Since the expirations of the state and federal eviction moratoria, more veterans are facing eviction, requiring rapid response legal intervention to ensure that they are not put out on the street. The VA has several programs in place to assist veterans facing homelessness, but they can be difficult for veterans to navigate on their own, especially while facing court action from their landlords. In addition to providing such legal support directly, legal aid programs like CVLC partner with an extensive network of pro bono attorneys, such as our pro bono partner and 2021 Veteran Justice Award recipient Gordon Rees Scully Mansukhani LLP, whose pro bono attorneys have worked diligently to ensure that veterans can stay in their homes.

With large numbers of veterans losing employer-provided health care, it has also been increasingly important to help veterans receive VA health care. Although most veterans are entitled to health care through the VA, the enrollment process can be complicated. Furthermore, for veterans with less-than-honorable discharges, enrollment requires a lengthy process to determine eligibility, and veterans are often improperly denied access to VA health care, requiring intervention by an attorney.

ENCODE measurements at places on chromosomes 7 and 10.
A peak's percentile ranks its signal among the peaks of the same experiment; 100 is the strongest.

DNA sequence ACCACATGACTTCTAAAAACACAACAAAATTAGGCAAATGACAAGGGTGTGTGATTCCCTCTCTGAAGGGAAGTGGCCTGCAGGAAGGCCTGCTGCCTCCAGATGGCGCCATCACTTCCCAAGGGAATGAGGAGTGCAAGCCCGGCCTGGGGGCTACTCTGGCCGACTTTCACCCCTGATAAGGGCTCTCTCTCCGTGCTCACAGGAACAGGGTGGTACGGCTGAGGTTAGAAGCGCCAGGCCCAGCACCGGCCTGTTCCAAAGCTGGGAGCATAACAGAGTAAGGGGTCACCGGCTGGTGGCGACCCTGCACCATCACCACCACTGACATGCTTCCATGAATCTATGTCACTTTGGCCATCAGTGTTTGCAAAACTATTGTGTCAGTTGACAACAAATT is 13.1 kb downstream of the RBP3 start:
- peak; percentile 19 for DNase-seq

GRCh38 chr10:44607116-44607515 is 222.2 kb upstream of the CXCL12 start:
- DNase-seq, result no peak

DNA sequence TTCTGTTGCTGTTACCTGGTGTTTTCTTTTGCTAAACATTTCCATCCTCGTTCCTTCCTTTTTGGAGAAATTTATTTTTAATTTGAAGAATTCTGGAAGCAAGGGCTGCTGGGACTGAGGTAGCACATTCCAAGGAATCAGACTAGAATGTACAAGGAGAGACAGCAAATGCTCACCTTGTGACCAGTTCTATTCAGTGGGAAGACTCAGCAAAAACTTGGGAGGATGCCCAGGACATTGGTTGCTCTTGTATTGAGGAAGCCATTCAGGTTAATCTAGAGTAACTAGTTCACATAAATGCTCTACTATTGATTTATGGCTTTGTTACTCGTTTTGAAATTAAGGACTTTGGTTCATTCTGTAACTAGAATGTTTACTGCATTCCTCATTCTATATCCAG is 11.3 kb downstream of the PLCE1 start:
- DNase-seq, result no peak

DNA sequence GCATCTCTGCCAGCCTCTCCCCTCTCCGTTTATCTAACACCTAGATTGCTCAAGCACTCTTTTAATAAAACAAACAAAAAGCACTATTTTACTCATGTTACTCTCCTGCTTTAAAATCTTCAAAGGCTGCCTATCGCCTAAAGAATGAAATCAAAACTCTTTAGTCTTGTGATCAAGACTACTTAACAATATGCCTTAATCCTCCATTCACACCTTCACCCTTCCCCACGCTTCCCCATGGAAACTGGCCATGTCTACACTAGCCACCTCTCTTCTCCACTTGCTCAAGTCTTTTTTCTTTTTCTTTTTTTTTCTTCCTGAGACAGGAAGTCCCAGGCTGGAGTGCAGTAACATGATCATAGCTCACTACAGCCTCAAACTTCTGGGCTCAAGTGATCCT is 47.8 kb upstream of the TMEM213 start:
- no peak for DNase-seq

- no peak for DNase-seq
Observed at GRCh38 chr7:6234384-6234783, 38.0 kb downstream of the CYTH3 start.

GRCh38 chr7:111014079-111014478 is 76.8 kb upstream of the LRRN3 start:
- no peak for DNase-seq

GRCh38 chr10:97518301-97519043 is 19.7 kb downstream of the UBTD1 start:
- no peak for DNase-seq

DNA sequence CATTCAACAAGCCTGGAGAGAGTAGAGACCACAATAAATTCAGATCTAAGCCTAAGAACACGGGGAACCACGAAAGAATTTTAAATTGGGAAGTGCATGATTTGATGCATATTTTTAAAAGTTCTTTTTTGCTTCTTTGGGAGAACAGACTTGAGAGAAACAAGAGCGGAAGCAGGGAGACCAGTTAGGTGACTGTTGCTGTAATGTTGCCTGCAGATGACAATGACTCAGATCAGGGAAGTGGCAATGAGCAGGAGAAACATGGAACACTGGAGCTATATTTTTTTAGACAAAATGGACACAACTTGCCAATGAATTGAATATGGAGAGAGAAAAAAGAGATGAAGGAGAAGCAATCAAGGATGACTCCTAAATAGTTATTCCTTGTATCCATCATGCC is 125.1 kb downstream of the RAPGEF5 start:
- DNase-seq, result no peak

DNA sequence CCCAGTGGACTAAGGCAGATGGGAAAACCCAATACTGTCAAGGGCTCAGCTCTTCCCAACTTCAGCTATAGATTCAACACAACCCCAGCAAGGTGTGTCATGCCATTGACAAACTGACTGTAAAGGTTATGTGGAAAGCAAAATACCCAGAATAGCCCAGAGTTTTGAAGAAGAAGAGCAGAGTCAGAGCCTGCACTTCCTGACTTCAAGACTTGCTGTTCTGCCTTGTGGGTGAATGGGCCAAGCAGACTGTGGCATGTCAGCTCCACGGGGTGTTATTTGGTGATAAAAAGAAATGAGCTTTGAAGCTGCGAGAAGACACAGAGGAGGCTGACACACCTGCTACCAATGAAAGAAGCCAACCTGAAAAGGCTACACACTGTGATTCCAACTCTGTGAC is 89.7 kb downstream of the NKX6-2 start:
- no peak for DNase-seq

Providing free legal services to veterans serves to resolve these important practical issues such as housing stability and access to health care, but it also serves to address the epidemic of veteran suicides. Veterans have consistently higher rates of suicide than the civilian population, but there are critical interventions that could help reduce this rate. Veterans not using VA health care account for almost two thirds of veteran suicides, so improving access to VA health care can be lifesaving. In addition to problems with access to health care, it has been found that veterans facing legal problems are about 50 percent more likely to die by suicide than those who are not.